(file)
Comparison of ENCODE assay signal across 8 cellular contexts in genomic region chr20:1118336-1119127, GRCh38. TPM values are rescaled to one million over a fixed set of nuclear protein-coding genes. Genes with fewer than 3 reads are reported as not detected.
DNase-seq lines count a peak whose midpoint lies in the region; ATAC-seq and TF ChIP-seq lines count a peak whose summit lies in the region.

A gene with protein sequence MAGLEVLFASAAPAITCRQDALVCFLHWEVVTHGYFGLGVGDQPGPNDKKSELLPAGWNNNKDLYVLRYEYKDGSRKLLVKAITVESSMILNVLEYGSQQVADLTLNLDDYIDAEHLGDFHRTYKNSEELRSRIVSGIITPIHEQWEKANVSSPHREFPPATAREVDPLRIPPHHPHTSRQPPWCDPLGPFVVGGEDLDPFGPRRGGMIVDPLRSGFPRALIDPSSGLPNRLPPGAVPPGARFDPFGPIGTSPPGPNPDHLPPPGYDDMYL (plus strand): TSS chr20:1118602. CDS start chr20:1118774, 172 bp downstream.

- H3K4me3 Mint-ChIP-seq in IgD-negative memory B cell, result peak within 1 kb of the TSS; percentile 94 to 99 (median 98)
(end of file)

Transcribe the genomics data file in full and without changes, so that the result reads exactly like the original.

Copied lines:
Comparison of ENCODE assay signal across 8 cellular contexts in genomic region chr20:1118336-1119127, GRCh38. TPM values are rescaled to one million over a fixed set of nuclear protein-coding genes. Genes with fewer than 3 reads are reported as not detected.
DNase-seq lines count a peak whose midpoint lies in the region; ATAC-seq and TF ChIP-seq lines count a peak whose summit lies in the region.

A gene with protein sequence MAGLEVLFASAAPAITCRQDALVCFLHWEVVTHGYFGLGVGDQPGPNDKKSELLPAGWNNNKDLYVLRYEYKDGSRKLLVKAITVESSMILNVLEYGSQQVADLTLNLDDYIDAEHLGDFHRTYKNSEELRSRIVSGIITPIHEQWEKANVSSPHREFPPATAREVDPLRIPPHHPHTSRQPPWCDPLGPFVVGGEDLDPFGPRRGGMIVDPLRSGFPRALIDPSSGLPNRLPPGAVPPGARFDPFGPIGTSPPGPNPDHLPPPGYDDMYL (plus strand): TSS chr20:1118602. CDS start chr20:1118774, 172 bp downstream.

- H3K4me3 Mint-ChIP-seq in IgD-negative memory B cell, result peak within 1 kb of the TSS; percentile 94 to 99 (median 98)